If you’re not sure you need professional development, ask yourself the following questions:
- Do you work in an industry that is evolving?
- Do you want to transition to a different career?
- Do you want to move into a management or an executive position?
- Do you find yourself passed over for promotions or new opportunities?
- Do you feel you lack some skills to be effective in your current role?
- Has it been a long time since you’ve focused on gaining new skills?
- Do you feel stagnant in your career?
- Do you lack confidence in some areas?
If you answer yes to any of these, it may be time to consider seeking out professional development opportunities.
How to ask your manager to invest in your growth
If you’re interested in professional development, it’s important to approach your manager and express your goals. This lets them know you’re serious about your career, but it can also be the first step in asking your employer to pay for professional development courses or training.
While persuasion skills can be helpful in gaining support, you’ll also need to demonstrate your desire and a thoughtful plan. Here are a few tips for effectively communicating your professional development goals with your manager:
Schedule a meeting
Schedule a one-on-one meeting with your manager to discuss your desire for professional development. This will ensure you have their undivided attention and can discuss your goals in-depth.
Be clear and specific
Explain why you are seeking professional development, what areas you want to focus on, and what courses, workshops, or certifications you have in mind. You’ll need to research this before your meeting, but being specific will help your manager understand your request more clearly.
Highlight the benefits
Emphasize how professional development will benefit you and the company. Explain how the new skills and knowledge you will gain can make you more valuable and effective in your role. Look for ways to tie your new skills to the organization’s overall success.
Present a plan
Present a well-thought-out career development plan for how you will pursue professional development. Since you have already identified potential courses or workshops, include specific information about the cost, time commitment, and how you plan to balance your responsibilities at work.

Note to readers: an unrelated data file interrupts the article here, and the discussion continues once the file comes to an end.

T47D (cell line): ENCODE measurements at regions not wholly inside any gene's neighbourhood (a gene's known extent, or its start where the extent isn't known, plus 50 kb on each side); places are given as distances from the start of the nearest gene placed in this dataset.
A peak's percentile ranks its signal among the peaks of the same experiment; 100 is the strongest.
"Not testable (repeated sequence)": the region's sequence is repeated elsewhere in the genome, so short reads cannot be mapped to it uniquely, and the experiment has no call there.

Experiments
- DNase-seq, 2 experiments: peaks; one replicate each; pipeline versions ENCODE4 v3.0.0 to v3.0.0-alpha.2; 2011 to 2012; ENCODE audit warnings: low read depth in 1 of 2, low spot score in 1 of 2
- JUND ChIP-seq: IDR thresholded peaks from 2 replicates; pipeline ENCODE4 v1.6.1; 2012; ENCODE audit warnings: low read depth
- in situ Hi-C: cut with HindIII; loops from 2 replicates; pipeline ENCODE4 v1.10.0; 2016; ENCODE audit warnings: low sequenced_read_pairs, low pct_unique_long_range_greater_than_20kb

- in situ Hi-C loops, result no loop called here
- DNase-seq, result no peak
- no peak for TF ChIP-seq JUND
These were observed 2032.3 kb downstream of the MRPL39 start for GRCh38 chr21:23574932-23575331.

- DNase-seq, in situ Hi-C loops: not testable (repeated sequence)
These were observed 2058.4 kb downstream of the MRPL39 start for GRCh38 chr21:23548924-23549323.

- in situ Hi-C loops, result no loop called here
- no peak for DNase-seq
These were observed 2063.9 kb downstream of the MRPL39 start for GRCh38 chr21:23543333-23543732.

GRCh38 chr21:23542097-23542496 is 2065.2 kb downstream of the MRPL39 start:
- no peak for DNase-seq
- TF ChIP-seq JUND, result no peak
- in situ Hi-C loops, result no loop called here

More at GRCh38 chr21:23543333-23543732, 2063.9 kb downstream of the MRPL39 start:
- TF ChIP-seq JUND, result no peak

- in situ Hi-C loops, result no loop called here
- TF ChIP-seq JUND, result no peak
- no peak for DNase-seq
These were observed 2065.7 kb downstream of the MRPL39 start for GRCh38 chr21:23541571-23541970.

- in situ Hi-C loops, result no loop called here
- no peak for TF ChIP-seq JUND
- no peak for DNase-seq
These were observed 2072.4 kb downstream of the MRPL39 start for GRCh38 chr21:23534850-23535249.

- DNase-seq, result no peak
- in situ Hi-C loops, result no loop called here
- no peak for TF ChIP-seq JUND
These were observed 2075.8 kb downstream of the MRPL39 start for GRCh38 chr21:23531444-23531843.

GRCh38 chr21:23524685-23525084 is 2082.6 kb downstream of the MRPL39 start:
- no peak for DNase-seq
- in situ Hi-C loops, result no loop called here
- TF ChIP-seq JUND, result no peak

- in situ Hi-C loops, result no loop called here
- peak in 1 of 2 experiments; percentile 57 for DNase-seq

End your first meeting by letting your manager know you’ll set a follow-up meeting. Put time on your schedules for the follow-up and include an agenda to remind them that your goal is to take action on your initial request. This shows them that you’re not only serious about your professional development goals and that you value their support.
By effectively communicating your intentions and highlighting the benefits, you increase the likelihood that your manager will support your goals. Creating a plan for your own professional development also makes it easier for them to make a case in your favor to upper management.
Where can you enroll in professional development courses?
Professional development can benefit you and your employer, but you shouldn’t wait for an opportunity to be presented to you. By seeking out your own opportunities for growth, you take charge of your career path and future. Start by carefully considering the direction you want your career to take and research learning opportunities to help you get there. Next, talk with your manager about your plan and illustrate how your growth benefits your organization.
Last but not least, research specific paths for professional development. Inquire about internal learning opportunities first, but don’t stop there. Create a list of courses, workshops and training related to areas you want to grow from educational organizations, workforce training centers, and industry conferences.
If you’re interested in developing leadership skills, you may want to explore the Leadership and Management Certificate Program at Wharton Online. The courses in this online program help you develop valuable skills with just two-to-four hours of study each week.